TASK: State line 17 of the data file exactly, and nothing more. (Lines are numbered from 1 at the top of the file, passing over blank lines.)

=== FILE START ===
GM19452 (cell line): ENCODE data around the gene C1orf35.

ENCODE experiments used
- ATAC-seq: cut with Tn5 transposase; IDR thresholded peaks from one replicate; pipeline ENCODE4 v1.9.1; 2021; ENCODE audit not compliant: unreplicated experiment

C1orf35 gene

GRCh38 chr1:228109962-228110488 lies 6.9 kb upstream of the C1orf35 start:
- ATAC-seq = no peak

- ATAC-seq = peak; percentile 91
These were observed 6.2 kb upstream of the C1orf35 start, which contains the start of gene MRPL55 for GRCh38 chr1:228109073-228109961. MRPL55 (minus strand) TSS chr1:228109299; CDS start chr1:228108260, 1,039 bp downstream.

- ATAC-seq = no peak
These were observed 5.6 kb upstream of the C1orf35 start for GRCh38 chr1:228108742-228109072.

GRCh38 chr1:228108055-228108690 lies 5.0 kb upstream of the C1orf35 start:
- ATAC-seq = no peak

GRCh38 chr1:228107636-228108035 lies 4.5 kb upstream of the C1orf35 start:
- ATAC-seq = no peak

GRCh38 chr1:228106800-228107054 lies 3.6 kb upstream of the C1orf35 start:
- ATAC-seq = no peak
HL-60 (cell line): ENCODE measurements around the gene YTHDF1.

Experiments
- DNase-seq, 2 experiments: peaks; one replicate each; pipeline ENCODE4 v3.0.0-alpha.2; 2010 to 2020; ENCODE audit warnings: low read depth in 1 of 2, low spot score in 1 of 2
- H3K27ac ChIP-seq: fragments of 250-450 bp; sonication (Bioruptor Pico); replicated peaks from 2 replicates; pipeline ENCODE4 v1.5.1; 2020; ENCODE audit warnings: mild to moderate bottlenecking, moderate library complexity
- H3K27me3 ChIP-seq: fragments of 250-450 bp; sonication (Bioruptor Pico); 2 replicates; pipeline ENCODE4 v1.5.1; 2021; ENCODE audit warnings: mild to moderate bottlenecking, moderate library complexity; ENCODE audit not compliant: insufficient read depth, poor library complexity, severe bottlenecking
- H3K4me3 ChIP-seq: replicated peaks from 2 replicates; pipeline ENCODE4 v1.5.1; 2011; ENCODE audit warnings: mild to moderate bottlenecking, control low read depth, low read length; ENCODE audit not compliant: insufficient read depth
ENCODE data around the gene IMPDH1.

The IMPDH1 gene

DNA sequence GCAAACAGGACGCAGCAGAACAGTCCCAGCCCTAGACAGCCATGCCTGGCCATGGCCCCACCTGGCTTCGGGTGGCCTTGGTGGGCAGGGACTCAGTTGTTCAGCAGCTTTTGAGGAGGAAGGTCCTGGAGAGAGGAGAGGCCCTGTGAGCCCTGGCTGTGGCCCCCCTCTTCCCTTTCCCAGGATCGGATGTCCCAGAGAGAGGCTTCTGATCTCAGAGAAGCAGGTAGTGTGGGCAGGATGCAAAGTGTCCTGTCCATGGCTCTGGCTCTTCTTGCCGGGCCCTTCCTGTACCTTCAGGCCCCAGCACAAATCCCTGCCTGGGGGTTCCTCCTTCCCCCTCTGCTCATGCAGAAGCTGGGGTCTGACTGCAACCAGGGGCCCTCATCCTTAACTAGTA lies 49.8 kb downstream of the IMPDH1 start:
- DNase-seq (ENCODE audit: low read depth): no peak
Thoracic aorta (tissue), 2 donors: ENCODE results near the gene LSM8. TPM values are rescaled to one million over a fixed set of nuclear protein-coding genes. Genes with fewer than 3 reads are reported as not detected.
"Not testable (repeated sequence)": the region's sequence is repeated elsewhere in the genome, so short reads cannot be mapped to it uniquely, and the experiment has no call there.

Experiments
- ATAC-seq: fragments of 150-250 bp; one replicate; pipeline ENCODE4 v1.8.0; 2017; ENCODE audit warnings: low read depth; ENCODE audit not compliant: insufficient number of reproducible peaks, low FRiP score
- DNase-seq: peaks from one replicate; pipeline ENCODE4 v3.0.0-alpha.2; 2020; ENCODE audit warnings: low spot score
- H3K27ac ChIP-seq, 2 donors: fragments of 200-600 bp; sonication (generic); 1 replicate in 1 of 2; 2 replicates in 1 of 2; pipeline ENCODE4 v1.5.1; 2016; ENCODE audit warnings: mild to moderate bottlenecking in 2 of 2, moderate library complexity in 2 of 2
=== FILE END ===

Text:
HL-60 (cell line): ENCODE measurements around the gene YTHDF1.